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Friday July 19th 2019


Comment Of The Day: June 23, 2010

Post Published: 23 June 2010
Category: Comment of the Day
This post currently has 4 responses. Leave a comment

A Graves’ Situation, Linda F’s Dear Thyroid letter was the impetus for a wonderful conversation about various medications for patients with Graves disease and hyperthyroidism. We learned a lot from each other, by reading each other’s responses and, yes, allergic reactions to certain medications. Linda’s letter is very touching and inspiring. Like so many of our thymmunity members, Linda is a fighter.

Here is an excerpt of her letter: “Dear Thyroid, our relationship is worth fighting for, yet I hope I don’t have to do battle with you again. We have fought this battle twice. You are on probation. You have been warned. If the choice is between you and me, I choose me!”

Thyroid success stories are as integral to our healing process as angry, sad, funny and frustrating letters. We celebrate each with gusto.

Today’s comment…

Nicholle says:

It’s interesting – when I went on tapazole I could tell my specialist was a bit….nervous…about it. She wanted my blood levels checked almost daily, and she did mention that it had the highest rate of side effects. She seemed relieved and almost a little surprised when within 10 days I needed to lower the dosage because my T4 levels had come down so quickly.

But I did feel some of the less-serious side effects – headaches, dry mouth.

c1ners: were the red welts hives?? Each of my 2 crazy almost-thyroid-storm episodes have been accompanied by insane hives (direct result of stress triggering my hyperT). Good for you for listing to your body and ditching the doctor. That’s my biggest difficulty with doctors – they don’t realize how self-aware I am with my body and my symptoms. I know my body better than you do!

Chronic Snarkopolist: Ghost Stories: When Did Sick Get Scary?, Written by Melissa Travis was one of the best essays I’ve ever read in my life. If you haven’t read it, please do. Melissa went there, the crevice in our bodies and hearts where we hide all of the ugliness and fear, and anger about our diseases. She forced our demons front and center, and gifted us with the opportunity to examine them. BRAVO, THYSISTAH.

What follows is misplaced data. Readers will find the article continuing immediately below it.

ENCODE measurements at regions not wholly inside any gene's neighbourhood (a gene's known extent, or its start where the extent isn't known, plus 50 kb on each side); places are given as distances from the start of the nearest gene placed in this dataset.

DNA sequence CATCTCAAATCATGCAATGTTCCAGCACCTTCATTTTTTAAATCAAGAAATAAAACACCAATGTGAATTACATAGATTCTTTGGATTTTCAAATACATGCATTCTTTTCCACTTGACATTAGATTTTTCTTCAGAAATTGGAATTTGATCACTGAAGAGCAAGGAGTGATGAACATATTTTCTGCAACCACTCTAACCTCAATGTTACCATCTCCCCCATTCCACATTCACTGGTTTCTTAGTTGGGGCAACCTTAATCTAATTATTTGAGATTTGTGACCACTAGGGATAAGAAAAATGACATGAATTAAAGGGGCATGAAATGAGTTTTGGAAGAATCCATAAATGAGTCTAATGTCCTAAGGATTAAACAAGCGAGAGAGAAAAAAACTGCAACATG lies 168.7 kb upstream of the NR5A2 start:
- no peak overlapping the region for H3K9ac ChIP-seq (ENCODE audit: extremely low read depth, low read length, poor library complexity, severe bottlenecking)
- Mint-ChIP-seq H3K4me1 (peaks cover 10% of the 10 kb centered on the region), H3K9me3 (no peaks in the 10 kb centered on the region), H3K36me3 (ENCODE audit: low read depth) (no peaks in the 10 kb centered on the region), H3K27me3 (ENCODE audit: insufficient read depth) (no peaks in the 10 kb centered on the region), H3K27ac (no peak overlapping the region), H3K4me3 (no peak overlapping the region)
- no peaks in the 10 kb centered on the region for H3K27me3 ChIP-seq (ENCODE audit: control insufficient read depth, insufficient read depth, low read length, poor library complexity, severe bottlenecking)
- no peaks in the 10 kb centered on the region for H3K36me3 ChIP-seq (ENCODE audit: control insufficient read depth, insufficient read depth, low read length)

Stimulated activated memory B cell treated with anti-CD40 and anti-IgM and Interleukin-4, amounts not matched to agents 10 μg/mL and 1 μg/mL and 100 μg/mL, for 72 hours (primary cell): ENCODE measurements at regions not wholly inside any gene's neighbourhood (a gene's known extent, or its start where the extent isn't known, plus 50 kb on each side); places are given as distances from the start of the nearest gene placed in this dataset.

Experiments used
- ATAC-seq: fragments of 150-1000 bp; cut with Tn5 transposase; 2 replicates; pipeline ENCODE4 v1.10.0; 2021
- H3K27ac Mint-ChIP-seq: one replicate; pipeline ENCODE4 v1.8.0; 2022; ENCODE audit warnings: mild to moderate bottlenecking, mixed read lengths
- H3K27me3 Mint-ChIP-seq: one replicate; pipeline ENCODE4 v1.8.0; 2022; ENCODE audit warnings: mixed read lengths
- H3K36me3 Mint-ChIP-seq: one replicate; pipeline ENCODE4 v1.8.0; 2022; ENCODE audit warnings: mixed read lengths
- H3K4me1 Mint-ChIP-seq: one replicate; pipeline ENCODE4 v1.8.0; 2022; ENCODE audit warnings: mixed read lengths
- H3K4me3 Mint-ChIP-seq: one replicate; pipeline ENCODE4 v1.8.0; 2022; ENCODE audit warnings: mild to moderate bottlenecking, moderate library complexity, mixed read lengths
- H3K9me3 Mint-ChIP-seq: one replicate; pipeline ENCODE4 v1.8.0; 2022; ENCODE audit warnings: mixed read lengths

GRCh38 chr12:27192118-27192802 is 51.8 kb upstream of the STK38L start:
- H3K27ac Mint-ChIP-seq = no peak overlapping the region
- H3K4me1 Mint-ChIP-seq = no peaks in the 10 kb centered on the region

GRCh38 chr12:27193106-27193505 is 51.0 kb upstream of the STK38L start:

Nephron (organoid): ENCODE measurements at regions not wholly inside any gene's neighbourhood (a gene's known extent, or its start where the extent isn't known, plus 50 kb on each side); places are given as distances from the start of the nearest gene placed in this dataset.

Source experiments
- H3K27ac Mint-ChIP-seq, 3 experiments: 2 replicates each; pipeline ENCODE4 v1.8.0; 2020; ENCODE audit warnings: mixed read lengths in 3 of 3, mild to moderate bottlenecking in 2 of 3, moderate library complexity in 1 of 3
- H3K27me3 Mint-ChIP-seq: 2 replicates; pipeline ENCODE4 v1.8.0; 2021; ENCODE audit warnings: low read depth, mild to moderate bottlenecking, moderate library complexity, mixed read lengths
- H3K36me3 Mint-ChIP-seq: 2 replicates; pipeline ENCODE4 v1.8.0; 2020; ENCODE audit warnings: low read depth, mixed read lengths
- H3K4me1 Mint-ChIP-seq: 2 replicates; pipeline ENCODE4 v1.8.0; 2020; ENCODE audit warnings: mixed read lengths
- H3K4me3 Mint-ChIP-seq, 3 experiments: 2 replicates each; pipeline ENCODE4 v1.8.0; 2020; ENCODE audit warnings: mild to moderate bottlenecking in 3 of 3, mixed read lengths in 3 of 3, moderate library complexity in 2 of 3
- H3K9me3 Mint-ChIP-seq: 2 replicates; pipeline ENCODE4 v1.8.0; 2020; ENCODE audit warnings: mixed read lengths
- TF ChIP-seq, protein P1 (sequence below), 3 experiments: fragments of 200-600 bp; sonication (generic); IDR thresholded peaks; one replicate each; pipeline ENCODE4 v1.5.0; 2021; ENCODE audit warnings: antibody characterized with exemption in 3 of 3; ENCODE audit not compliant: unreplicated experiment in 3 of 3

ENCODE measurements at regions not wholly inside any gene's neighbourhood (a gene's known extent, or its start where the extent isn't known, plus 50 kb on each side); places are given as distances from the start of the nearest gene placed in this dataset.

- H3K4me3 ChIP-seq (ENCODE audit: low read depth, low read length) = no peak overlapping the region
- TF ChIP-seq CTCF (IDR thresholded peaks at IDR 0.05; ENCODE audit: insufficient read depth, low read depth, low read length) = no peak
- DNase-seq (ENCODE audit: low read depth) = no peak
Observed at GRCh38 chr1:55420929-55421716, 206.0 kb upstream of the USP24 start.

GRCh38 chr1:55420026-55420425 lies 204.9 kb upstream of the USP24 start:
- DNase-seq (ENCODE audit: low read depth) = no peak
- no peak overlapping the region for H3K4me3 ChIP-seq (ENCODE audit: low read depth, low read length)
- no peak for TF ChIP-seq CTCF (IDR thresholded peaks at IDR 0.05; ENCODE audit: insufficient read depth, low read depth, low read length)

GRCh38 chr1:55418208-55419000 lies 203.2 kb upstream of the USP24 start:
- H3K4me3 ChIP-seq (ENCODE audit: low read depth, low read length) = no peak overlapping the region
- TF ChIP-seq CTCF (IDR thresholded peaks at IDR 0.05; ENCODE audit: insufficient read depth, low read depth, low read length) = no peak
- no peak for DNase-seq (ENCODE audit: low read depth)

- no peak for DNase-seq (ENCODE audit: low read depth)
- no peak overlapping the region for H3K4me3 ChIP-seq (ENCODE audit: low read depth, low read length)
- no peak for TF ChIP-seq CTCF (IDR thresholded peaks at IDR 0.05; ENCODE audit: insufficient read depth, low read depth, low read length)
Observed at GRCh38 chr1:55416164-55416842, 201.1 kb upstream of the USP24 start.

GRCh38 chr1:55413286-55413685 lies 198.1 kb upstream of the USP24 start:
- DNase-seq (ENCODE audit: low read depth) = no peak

An excerpt from Melissa’s essay: “When I worry about my bowel movements or my laxatives or my kidneys I worry as a woman who is CHRONICALLY ILL, not as a YOUNG woman or an OLD woman.  Yet – I do it QUIETLY.  I have two sorts of friends, my, “healthy friends” and my “sick friends” because my “healthy friends” do not like to be reminded of illness.  They have their own terrorized thoughts brought on by past aging relatives and visits to the nursing homes.”

The conversation was equally stunning. It was as if a movement began – truly remarkable.

yogichic says:


Wow, very powerful.

People fear the unknown (those who have never experienced a major disease or illness) or fear that one day they may be just like us (those who have).

When I was diagnosed with lupus, 90% of the people reacted with shock, disbelief, then would ask, um, can you tell me what lupus is? I found myself having to educate, advise and put others at ease.

Then when I was diagnosed with thyroid cancer, my brother and sister-in-law who also had TTs but not cancer were only interested in comparing surgical notes and scars – never talking to me about how I’m feeling or sharing their feelings. Most people, I now realize, didn’t really ask me any questions or talk about my thyroid cancer. I believe they just wanted to change the subject because they were uncomfortable.

How ridiculous that the day after I came home from surgery I was serving coffee and muffins to a friend who came by to visit me and I’m acting all nicey nice.

Now I’m pissed thinking about this. WTF? I’m the one that needed to talk, vent, cry, scream, yet I had to pacify everyone else.

So what now? It is extraordinary and fabulous to know that I have a place to visit whenever I need to talk, vent, cry or scream. I am so thankful to have found a second home here at Dear Thyroid.


Literary Butterfly Painting Contest, Win An Original Painting By Thyroid Patient And Advocate, Allyson Jones Averell